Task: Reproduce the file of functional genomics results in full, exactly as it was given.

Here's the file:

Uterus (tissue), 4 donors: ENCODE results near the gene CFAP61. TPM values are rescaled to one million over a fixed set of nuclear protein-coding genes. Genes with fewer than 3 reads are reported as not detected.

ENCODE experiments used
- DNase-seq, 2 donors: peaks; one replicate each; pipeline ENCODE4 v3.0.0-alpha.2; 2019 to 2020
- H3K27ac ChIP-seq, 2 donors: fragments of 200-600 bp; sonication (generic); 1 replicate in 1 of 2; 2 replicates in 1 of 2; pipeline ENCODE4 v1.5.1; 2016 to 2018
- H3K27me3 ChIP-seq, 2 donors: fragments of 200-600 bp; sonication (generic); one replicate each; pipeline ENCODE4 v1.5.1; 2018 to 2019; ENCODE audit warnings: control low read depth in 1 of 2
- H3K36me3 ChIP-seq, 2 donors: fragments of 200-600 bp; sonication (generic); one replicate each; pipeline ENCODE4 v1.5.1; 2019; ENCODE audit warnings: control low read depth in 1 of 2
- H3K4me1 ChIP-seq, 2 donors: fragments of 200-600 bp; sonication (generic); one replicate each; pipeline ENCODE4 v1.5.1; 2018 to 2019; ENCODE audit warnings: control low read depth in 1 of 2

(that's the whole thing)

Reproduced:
Uterus (tissue), 4 donors: ENCODE results near the gene CFAP61. TPM values are rescaled to one million over a fixed set of nuclear protein-coding genes. Genes with fewer than 3 reads are reported as not detected.

ENCODE experiments used
- DNase-seq, 2 donors: peaks; one replicate each; pipeline ENCODE4 v3.0.0-alpha.2; 2019 to 2020
- H3K27ac ChIP-seq, 2 donors: fragments of 200-600 bp; sonication (generic); 1 replicate in 1 of 2; 2 replicates in 1 of 2; pipeline ENCODE4 v1.5.1; 2016 to 2018
- H3K27me3 ChIP-seq, 2 donors: fragments of 200-600 bp; sonication (generic); one replicate each; pipeline ENCODE4 v1.5.1; 2018 to 2019; ENCODE audit warnings: control low read depth in 1 of 2
- H3K36me3 ChIP-seq, 2 donors: fragments of 200-600 bp; sonication (generic); one replicate each; pipeline ENCODE4 v1.5.1; 2019; ENCODE audit warnings: control low read depth in 1 of 2
- H3K4me1 ChIP-seq, 2 donors: fragments of 200-600 bp; sonication (generic); one replicate each; pipeline ENCODE4 v1.5.1; 2018 to 2019; ENCODE audit warnings: control low read depth in 1 of 2